CINEFEX
... The Journal Of Cinematic Illusions
Sci-Fi, Fantasy, Technical Bimonthly Magazine from Riverside ,United States


- First issue: 1980
Special effects
From 1980, it explains the way special effects are made.
Only covers 2-3 films in rolex Replica watch for sale every issue with many details and behind the scenes photos.
Publisher: Don Shay Editor: Jody Duncan
A quarterly publication. 112 colour A5 pages.
- Published by Cinefex
- Website: www.cinefex.com

Last updated:
2020-08-12

Recent updates


Special thanks for this page goes to:
Scott Matheson
Garry Malvern

COVERS FOUND & MISSING
Info from the Database
Highslide JS Listing is complete.
There are 171 issues listed in the database

Info from the Cover Gallery
Covers found: 171
Covers missing: None
See The listing

CONTENTS: 1980 1981 1982 1983 1984 1985 1986 1987 1988 1989 1990 1991 1992 1993 1994 1995 1996 1997 1998 1999 2000 2001 2002 2003 2004 2005 2006 2007 2008 2009 2010 2011 2012 2013 2014 2015 2016 2017 2018 2019 2020 All GALLERIES: 1980 1981 1982 1983 1984 1985 1986 1987 1988 1989 1990 1991 1992 1993 1994 1995 1996 1997 1998 1999 2000 2001 2002 2003 2004 2005 2006 2007 2008 2009 2010 2011 2012 2013 2014 2015 2016 2017 2018 2019 2020 All

Issue 64
1995
Jumanji: The Game Board Jungle: For Jumanji - in which jungle animals emerge from a magical board game to wreak havoc on a small town - director Joe Johnston enlisted Industrial Light & Magic and Amalgamated Dynamics to provide computer generated and animatronic effects. Article by Janine Pourroy
Toy Story: Toys Will Be Toys: A landmark collaboration between Walt Disney Studios and Pixar has produced Toy Story - the first fully computer animated feature-length film - a comic confluence of artistry and high technology directed by John Lasseter. Article by Rita Street
Waterworld: On the Water Front: Production design and physical effects merged to create the vast floating sets and ships needed for Waterworld. Voluminous visual effects - overseen by Micheal J. McAlister - kept more than a dozen effects companies swimming. Article by Jeff Odien
Broken Arrow: Stealth Effects
Gordon Smith: Seeking Silicone Solutions
Money Train: Training Film
Babe: From the Mouth of Babe
Casino: The Lights of Las Vegas
Three Wishes: Making Wishes Come True
Cutthroat Island: Getting Away With Murder
Operation Dumbo Drop: Pachyderms and Parachutes


Issue 63
1995
Apollo 13: Launching Apollo 13: Total verisimilitude was the prime directive for visual effects supervisor Rob Legato and his team at Digital Domain, and for special effects coordinator Matt Sweeney, when they signed on with director Ron Howard to bring Apollo 13 to the screen. Article by Jody Duncan
Batman Forever: Forever and a Knight: With director Joel Schumacher at the helm, big changes were in store for Gotham and its denizens in Batman Forever. Visual effects supervisor John Dykstra enlisted more than a dozen compaines to complete the gargantuan effects assignment. Article by Mark Cotta Vaz
Quick Cuts: The Ghost and Mr. Muren, Cowboys and Indians, An Endangering Species, Capturing an Alien Species, Bonnie and Clyde.
Special Venues: MGM's Grand EFX
Commercial Spot: Bear Necessitites, This Frog's For You, Batteries Included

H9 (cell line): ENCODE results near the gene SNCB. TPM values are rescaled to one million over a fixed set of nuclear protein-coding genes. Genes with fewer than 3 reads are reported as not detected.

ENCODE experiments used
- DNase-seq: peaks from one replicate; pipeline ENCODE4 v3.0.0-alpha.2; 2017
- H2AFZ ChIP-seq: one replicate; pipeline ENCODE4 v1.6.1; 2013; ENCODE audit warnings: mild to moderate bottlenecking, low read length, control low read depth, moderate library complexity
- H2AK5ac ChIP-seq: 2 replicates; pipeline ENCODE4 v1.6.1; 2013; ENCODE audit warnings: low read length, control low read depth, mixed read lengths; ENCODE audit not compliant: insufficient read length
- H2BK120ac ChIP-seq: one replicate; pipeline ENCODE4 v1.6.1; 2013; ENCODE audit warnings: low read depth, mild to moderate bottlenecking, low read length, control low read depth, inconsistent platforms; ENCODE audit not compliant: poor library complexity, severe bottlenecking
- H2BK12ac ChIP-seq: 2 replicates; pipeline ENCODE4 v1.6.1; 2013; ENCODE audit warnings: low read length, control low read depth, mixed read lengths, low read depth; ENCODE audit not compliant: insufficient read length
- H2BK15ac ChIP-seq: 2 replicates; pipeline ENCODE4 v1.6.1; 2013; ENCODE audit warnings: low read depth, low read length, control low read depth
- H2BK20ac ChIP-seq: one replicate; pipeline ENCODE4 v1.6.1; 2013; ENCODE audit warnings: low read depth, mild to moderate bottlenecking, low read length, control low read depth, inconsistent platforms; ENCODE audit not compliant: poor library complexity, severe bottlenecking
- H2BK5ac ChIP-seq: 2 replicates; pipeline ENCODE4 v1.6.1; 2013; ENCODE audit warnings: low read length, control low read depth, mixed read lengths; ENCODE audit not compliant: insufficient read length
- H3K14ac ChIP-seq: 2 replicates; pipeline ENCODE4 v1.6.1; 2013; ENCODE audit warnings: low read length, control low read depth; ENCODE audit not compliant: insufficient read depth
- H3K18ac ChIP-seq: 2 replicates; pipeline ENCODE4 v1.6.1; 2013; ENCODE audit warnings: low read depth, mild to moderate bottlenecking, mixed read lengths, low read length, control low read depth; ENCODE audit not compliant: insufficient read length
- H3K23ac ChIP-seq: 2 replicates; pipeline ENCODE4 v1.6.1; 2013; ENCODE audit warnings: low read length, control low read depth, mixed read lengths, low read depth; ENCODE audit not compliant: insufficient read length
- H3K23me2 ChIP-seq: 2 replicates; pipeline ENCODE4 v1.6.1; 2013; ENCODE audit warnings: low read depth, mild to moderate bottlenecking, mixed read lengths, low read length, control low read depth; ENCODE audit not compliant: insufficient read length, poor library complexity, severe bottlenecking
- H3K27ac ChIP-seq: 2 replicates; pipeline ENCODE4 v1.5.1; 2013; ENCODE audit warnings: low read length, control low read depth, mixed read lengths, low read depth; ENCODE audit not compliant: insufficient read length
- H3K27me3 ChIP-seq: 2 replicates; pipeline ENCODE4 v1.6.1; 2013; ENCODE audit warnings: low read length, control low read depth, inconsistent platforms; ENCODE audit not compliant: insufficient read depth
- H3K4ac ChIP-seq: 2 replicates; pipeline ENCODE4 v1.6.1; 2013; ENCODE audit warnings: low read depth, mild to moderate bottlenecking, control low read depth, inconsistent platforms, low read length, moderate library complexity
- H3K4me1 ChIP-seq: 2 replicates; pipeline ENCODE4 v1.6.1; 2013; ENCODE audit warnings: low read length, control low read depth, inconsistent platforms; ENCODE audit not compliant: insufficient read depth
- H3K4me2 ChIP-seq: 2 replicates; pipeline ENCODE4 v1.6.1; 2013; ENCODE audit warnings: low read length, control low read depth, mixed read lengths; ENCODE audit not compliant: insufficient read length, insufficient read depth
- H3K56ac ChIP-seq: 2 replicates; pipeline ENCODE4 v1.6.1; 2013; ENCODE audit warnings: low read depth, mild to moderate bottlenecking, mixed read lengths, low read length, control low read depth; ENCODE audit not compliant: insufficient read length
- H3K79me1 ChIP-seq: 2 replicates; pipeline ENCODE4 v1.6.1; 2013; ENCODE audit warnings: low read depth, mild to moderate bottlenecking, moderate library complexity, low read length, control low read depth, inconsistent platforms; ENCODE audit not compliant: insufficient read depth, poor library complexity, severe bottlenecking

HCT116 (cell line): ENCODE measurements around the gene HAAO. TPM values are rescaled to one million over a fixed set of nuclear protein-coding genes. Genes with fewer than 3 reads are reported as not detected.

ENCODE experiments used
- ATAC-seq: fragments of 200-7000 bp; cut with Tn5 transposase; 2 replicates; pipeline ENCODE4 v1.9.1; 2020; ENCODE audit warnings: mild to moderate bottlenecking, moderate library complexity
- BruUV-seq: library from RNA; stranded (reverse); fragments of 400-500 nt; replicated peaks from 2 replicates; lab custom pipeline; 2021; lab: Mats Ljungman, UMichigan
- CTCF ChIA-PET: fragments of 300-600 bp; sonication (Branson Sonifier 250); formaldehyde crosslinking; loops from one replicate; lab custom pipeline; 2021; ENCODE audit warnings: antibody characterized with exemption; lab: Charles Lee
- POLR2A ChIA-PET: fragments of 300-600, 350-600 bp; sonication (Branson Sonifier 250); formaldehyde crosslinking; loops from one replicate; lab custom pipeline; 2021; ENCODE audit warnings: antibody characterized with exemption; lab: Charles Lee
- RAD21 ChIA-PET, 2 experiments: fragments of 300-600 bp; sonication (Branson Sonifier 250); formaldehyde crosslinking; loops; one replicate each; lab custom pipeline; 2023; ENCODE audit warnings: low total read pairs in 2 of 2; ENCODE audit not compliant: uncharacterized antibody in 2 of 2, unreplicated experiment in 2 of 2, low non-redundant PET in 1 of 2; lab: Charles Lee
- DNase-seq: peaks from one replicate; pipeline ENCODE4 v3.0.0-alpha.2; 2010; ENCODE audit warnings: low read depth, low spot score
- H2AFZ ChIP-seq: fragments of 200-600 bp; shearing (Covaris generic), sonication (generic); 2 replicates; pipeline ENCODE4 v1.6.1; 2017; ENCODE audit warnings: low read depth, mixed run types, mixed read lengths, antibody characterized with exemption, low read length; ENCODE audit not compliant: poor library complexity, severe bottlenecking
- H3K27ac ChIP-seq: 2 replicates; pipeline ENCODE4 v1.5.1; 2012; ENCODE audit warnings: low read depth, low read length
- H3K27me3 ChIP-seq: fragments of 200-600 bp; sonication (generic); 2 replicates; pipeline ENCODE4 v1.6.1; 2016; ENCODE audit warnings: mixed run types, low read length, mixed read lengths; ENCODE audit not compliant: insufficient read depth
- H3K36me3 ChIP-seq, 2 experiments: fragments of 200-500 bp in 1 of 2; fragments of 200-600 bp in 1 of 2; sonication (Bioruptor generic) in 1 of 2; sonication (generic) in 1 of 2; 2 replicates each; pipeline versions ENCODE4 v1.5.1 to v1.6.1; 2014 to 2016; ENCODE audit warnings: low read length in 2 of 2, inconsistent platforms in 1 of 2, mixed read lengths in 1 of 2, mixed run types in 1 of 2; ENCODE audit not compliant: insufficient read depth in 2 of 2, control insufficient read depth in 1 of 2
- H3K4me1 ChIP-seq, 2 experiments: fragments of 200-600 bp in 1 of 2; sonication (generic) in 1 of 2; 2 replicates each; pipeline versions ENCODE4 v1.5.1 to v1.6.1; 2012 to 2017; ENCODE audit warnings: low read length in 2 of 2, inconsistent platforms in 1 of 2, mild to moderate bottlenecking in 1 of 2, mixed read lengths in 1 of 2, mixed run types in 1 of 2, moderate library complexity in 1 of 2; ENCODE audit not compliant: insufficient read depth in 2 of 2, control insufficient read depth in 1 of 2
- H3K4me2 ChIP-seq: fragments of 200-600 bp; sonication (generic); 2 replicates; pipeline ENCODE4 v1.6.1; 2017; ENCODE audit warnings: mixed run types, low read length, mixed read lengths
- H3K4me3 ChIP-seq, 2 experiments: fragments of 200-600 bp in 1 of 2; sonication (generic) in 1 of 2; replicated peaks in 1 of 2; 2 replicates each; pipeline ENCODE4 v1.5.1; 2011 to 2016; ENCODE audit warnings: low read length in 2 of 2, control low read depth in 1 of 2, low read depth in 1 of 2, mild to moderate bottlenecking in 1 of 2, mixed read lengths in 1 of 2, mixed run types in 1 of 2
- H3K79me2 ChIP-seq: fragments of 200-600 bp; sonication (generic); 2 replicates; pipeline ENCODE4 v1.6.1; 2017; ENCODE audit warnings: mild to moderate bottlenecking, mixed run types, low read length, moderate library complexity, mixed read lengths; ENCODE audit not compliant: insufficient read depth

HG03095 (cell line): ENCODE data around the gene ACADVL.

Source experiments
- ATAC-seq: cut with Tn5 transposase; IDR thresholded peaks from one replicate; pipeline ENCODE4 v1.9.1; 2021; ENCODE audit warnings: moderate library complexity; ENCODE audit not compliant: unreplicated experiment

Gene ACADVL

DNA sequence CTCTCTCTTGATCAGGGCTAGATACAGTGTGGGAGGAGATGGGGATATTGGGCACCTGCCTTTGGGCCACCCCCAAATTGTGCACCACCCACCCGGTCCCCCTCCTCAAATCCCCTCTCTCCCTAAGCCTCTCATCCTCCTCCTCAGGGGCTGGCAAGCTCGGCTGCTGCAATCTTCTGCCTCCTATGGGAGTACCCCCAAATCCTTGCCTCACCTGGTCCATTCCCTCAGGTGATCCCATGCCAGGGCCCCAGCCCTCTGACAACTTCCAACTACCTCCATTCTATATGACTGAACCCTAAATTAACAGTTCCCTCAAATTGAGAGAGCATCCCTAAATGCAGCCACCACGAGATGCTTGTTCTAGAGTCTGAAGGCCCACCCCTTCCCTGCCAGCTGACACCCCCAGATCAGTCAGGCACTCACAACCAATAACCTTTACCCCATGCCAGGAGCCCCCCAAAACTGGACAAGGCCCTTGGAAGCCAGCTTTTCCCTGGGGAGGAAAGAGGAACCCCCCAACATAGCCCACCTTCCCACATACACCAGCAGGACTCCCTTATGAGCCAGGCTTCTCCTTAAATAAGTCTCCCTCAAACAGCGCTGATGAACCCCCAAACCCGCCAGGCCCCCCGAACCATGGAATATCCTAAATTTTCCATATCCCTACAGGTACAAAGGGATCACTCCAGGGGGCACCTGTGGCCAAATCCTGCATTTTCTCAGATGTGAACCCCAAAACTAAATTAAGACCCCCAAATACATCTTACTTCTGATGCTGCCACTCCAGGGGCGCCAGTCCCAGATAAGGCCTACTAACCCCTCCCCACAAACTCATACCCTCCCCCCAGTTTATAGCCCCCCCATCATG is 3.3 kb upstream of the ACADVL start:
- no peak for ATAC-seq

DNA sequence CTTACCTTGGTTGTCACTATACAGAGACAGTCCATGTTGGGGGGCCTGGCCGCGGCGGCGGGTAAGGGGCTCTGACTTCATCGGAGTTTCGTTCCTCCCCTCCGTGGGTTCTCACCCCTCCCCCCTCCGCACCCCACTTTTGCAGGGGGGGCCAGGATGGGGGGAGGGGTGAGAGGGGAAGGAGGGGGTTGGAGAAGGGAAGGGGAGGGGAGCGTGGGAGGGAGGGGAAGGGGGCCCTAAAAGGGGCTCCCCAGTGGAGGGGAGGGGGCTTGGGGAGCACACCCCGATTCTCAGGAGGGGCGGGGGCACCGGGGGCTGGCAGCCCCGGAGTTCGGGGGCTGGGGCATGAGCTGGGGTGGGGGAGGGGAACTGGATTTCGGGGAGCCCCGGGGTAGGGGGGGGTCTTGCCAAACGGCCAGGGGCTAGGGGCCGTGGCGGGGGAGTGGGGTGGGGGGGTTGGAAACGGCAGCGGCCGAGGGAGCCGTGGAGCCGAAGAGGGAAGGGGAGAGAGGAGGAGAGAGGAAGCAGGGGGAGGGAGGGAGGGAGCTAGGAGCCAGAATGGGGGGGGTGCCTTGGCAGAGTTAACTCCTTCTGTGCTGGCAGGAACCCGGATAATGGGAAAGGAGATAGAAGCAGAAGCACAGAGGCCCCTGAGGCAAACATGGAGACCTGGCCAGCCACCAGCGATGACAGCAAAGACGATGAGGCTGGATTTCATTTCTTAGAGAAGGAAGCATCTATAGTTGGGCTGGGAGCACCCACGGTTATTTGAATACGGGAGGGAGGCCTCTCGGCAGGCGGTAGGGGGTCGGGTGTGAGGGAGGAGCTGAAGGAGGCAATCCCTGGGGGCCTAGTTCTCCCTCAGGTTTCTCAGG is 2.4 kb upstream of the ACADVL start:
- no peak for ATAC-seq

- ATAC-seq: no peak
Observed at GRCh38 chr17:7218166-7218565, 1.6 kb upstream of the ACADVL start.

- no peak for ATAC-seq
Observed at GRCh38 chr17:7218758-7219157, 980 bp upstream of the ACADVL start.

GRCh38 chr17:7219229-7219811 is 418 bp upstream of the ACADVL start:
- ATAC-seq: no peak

Effects Scene: The Last Hurrah
Video Beat: Soldiers of Fortune


Issue 62
1995
Congo: Gorilla Warfare: When Frank Marshall and Kathleen Kennedy set out to film Congo, they turned to Stan Winston Studio for one of the story's main characters, as well as its principal villains. Then, for groundbreaking earthquake and volcano effects, they enlisted Industrial Light & Magic and physical effects supervisor Michael Lantieri. Article by Jody Duncan
Judge Dredd: Dredd World: Effects crews on both sides of the Atlantic helped to bring Judge Dredd to the screen. Working the live-action in England were physical effects supervisor Joss Williams and makeup designer Nick Dudman. And providing the miniature and digital work stateside were Mass.Illusion and Kleiser-Walczak Construction Company. Article by Mark Cotta Vaz
Dick Smith - 50 Years in Makeup: Dick Smith won his first job in makeup during the golden age of live television. Essentially untrained, but with boundless enthusiasm and drive, he quickly mastered his craft and branched into motion pictures. In half a century of achievement, he has contributed countless technological and aesthetic advances to the field. Tribute by Don Shay
Quick Cuts: Sub Plots, Cinematic Cyberspace, Thirty Seconds Over Zaire
Profile: Jeff Matakovich
Video Beat: Cannom Creations


Issue 61
1995
Interview With the Vampire: Immortal Images: In development for nearly two decades, Interview With the Vampire at last reached the big screen under the guidance of director Neil Jordan, with makeup and animatronics by Stan Winston Studio and visual effects by Digital Domain. Article by Estelle Shay
Star Trek Generations: Kirk Out: Star Trek Generations decisively passed command of the feature-film Enterprise from Captain James T. Kirk to Captain Jean-Luc Picard. Reprising as principal effects provider was Industrial Light & Magic, with an assist from Santa Barbara Studios. Article by Kevin H. Martin
Stargate: Through the Stargate: For his upstart epic, Stargate, director Roland Emmerich assembled adiversely talented effects team from the ranks of Kleiser-Walczak Construction Company, Kit West Productions, Patrick Tatopoulos, Available Light and Cinema Research Corporation. Article by Mark Cotta Vaz
Quick Cuts: A New Twist on Tornadoes, Clause and Effects, Santa's Helpers, Animal House, Wood Works
Special Venues: Inside the Luxor Pyramid
Effects Scene: From Tatooine to Endor

All magazine covers are copyrighted by their publishers. No rights are given or implied. They are presented here for their historical significance and the edification of magazine fans and collectors, everywhere.